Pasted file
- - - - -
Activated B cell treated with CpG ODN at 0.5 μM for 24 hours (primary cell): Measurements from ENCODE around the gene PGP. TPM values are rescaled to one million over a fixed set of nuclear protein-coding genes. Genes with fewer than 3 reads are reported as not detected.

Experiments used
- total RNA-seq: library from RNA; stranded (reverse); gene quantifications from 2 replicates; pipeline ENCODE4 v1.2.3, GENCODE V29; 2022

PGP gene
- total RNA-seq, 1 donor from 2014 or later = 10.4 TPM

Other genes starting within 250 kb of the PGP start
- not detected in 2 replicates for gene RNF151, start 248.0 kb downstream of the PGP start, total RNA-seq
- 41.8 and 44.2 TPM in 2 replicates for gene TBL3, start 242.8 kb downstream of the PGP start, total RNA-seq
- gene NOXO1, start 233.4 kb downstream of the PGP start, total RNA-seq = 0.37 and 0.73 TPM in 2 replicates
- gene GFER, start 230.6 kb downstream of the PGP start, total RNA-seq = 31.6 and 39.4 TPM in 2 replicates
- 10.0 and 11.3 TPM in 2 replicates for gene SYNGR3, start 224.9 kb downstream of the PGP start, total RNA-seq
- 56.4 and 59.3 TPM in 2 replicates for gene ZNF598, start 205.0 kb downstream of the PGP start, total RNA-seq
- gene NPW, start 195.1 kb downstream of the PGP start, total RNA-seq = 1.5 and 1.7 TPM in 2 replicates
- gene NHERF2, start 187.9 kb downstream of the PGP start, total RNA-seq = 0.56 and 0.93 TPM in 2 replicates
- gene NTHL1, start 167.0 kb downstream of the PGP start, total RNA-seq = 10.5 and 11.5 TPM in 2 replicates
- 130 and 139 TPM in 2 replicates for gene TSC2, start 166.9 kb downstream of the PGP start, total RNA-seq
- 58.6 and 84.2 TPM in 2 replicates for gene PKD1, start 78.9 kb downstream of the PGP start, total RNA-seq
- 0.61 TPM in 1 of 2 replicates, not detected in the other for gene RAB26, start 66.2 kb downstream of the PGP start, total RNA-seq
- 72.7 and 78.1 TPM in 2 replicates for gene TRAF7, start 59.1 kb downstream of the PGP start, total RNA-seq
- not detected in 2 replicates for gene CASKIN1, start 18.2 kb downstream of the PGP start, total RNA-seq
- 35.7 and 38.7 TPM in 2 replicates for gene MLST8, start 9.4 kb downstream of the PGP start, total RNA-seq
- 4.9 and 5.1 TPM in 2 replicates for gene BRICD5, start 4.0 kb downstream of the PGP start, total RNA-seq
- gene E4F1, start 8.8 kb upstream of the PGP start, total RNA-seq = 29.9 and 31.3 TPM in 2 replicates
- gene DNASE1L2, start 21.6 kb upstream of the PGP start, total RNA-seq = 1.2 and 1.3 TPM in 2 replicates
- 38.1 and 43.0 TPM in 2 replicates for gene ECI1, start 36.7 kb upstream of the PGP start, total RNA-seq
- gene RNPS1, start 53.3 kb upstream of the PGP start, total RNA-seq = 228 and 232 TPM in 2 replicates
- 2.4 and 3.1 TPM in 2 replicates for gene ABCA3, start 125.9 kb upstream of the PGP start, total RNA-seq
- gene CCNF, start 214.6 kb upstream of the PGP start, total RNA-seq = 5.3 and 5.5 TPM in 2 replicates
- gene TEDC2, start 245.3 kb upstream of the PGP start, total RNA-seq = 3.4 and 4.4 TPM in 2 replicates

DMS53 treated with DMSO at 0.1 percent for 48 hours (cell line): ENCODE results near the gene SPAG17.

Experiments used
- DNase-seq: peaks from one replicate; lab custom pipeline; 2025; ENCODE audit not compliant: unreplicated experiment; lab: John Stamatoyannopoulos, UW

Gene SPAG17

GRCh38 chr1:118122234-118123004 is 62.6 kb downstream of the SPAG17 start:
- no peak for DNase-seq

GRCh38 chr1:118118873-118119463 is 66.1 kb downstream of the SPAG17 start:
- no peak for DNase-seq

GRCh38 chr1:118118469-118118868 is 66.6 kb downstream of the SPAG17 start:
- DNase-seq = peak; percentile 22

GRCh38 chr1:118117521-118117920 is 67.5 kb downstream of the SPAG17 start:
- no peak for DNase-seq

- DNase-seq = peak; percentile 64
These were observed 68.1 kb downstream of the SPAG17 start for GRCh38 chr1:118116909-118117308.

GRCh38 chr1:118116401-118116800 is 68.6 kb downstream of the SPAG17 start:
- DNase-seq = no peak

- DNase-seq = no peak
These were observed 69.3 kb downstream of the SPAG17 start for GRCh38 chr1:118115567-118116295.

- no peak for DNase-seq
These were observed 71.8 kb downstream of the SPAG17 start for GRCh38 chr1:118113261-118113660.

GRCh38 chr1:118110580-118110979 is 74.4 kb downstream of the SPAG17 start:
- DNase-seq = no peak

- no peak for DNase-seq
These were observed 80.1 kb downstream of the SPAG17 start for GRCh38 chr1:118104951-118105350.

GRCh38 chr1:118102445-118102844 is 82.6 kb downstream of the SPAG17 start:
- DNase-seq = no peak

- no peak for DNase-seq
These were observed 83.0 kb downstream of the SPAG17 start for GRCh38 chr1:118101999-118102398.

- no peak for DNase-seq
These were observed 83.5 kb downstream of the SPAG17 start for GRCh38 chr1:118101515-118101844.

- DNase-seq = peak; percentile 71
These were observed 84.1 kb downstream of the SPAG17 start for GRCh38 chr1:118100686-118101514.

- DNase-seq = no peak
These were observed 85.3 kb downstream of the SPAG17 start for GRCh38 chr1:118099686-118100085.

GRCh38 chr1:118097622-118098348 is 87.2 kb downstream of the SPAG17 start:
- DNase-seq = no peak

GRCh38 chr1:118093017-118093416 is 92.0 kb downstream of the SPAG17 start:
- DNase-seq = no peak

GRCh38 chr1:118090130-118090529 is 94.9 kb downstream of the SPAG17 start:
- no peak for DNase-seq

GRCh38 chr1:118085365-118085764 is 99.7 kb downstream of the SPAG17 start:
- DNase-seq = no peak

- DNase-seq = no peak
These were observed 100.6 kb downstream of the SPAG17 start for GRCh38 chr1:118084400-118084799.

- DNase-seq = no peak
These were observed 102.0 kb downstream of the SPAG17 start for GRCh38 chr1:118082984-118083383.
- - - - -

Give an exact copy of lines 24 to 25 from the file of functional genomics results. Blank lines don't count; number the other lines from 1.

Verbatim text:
- gene DNASE1L2, start 21.6 kb upstream of the PGP start, total RNA-seq = 1.2 and 1.3 TPM in 2 replicates
- 38.1 and 43.0 TPM in 2 replicates for gene ECI1, start 36.7 kb upstream of the PGP start, total RNA-seq